5 Minutes with Brad Fanshaw
Brad Fanshaw has basically done it all over the course of his career in the automotive aftermarket. From running numerous successful companies, to fabricating award-winning cars, to starring on the reality show “Car Warriors,” Fanshaw has been a staple in the hot rod and custom car world since the 1980s.
Fanshaw – who first made a name for himself in the industry when he began working with Boyd Coddington in the late-1980s – has yet to slow down. Now one of the hosts of the “Shift and Steer” podcast, the bonspeed president is also busy working on future TV show and product ventures.
Even on his rare days off, Fanshaw says can usually be found doing something car-related. “Some weekends I’ll go out to the drag races or a cruise, but my favorite thing is getting out to my own shop and working on something out there,” Fanshaw said. “I like puttering around and working on one of my own projects.”
We managed to get Fanshaw to stop long enough to talk to him about what it’s really like on the set of an automotive reality show, what he misses most about Boyd Coddington and what he considers to be the greatest hot rod of all time.
Goodguys Gazette: Tell us about your very first car.
Brad Fanshaw: When I was 16 my dad came home and told me that a buddy of his had a car for sale. My dad wasn’t a big car guy, but he knew I had been saving to buy one. He told me it was a 1967 Chevelle SS! That’s all I needed to hear! I bought it and that was my first car. I was really lucky. I still have it. When I moved to California, I was in the middle of turning it into a pro-street car. It was all pulled apart and that’s where it still is. It got pulled apart in 1981 and it’s been in my building in Arizona ever since. I keep threatening to bring it here and finally finish it.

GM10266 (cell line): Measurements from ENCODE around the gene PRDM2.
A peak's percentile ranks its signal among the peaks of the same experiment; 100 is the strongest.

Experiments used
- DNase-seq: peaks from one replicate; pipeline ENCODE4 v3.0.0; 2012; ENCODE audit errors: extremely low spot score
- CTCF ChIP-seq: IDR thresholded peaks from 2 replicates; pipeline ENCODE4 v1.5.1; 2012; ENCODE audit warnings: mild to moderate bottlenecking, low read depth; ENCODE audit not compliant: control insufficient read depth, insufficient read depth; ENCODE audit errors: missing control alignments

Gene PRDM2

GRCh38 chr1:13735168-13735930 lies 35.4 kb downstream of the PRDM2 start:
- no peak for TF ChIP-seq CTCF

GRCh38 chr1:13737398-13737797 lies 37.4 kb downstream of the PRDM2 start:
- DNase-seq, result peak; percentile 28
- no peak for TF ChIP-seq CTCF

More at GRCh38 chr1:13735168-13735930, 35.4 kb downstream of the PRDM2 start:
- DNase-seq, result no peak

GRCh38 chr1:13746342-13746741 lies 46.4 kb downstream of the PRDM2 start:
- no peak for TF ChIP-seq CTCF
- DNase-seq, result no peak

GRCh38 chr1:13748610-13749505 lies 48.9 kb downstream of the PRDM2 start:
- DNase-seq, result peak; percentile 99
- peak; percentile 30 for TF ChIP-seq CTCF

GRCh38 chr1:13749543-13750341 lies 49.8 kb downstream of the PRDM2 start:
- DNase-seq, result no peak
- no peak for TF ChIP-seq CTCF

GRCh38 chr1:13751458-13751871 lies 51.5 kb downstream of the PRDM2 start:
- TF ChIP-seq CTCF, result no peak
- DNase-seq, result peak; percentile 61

GG: You worked with Boyd Coddington in your early years and spent a lot of time with him. What are your favorite memories of him?
Fanshaw: The best memory I have of Boyd is how friendly he actually was. He was very shy, and a lot of people thought he was stuck up because of that, but he wasn’t at all. Some of my favorite memories are of when we would take long drives together. We’d go in a hot rod or the slammed Mercedes. Sometimes we’d go up to see a supplier in Los Angeles, and we’d have these great talks. That’s when the real ideas and strategies for the company really came together.
GG: What’s something people don’t know about Boyd?
Fanshaw: Boyd and I coined the phrase “conceptional designers” because we couldn’t draw at all! Neither one of us! People don’t realize that. We were very similar because neither one of us could draw the cars we wanted to build, but we could see them in our heads. Both of us could see the car like it was in a photo, so we had to describe it to someone who could draw, but we knew exactly what we wanted and how to do it.
GG: What are you most proud of, career-wise?
Fanshaw: I’ve built a lot of companies but taking Boyd’s [company] public is one of my biggest successes, I think. No aftermarket company had ever gone public and, at the time, I had to explain to these guys in New York what a hot rod even was. If we’re talking personally, I would say building my own company after [leaving] Boyd’s. I built cars that won the GM Design Award and Ford Design Award. I wanted to show that, although Boyd and I were partners, I could do something on my own and build it from start to finish. When my Thunderbird won the Ford Design Award, Pete Chapouris and Bobby Alloway came over and told me how much they liked the car. That meant so much to me.